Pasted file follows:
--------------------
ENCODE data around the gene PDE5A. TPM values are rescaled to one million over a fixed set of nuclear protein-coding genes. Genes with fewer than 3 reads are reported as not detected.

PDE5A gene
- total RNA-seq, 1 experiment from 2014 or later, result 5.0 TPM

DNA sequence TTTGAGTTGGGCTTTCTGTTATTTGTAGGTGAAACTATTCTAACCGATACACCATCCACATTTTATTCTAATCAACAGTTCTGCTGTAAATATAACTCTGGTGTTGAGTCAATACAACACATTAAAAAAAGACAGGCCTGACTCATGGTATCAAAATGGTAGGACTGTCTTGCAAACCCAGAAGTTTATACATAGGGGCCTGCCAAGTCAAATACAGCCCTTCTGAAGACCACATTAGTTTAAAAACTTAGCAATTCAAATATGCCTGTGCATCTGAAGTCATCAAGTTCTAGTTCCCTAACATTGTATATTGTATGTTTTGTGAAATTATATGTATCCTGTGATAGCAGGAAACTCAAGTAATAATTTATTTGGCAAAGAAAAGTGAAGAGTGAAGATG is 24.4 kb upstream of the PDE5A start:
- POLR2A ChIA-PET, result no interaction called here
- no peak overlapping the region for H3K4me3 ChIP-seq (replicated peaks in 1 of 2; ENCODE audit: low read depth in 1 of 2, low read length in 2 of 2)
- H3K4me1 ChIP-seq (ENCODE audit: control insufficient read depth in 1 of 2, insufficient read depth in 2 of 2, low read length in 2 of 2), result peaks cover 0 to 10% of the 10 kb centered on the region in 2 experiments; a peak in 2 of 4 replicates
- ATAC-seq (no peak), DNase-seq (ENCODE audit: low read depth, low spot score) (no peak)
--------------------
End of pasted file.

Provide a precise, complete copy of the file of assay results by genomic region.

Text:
ENCODE data around the gene PDE5A. TPM values are rescaled to one million over a fixed set of nuclear protein-coding genes. Genes with fewer than 3 reads are reported as not detected.

PDE5A gene
- total RNA-seq, 1 experiment from 2014 or later, result 5.0 TPM

DNA sequence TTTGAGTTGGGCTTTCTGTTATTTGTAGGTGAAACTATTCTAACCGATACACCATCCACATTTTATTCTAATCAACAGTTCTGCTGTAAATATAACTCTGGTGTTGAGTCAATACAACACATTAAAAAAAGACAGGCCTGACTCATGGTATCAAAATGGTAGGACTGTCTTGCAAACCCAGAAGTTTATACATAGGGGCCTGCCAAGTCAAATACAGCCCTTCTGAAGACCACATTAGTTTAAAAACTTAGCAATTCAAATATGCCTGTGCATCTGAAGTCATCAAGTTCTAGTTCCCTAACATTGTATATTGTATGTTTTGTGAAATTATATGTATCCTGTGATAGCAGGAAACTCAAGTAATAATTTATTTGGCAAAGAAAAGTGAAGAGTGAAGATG is 24.4 kb upstream of the PDE5A start:
- POLR2A ChIA-PET, result no interaction called here
- no peak overlapping the region for H3K4me3 ChIP-seq (replicated peaks in 1 of 2; ENCODE audit: low read depth in 1 of 2, low read length in 2 of 2)
- H3K4me1 ChIP-seq (ENCODE audit: control insufficient read depth in 1 of 2, insufficient read depth in 2 of 2, low read length in 2 of 2), result peaks cover 0 to 10% of the 10 kb centered on the region in 2 experiments; a peak in 2 of 4 replicates
- ATAC-seq (no peak), DNase-seq (ENCODE audit: low read depth, low spot score) (no peak)